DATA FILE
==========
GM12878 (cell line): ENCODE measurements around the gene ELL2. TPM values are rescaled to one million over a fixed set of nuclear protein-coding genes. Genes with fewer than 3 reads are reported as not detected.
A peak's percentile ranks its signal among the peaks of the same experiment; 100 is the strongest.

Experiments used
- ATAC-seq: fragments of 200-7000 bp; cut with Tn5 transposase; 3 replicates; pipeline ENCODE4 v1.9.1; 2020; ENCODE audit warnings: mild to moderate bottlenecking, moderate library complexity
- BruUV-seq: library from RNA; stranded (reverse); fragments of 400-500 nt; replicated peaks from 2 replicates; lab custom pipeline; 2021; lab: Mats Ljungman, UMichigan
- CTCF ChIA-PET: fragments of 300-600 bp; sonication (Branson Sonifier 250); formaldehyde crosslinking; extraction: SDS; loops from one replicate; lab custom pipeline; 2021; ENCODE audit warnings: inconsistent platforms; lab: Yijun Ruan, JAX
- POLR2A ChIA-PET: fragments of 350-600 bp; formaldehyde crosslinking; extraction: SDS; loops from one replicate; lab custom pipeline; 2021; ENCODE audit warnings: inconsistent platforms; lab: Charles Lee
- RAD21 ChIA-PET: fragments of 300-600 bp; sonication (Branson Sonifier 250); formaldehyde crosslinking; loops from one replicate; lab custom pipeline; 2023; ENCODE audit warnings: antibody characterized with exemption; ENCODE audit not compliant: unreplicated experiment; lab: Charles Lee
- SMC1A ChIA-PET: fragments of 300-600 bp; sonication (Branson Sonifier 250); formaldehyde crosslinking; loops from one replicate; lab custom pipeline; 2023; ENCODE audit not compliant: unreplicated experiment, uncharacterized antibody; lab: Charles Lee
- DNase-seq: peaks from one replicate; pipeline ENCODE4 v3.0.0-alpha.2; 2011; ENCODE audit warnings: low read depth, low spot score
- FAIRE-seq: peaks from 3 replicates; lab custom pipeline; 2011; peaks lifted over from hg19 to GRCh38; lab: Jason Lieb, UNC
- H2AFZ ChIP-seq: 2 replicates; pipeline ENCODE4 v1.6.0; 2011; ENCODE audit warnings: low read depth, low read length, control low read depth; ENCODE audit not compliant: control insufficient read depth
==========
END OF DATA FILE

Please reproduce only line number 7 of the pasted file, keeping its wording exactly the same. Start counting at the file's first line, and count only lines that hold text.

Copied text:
- POLR2A ChIA-PET: fragments of 350-600 bp; formaldehyde crosslinking; extraction: SDS; loops from one replicate; lab custom pipeline; 2021; ENCODE audit warnings: inconsistent platforms; lab: Charles Lee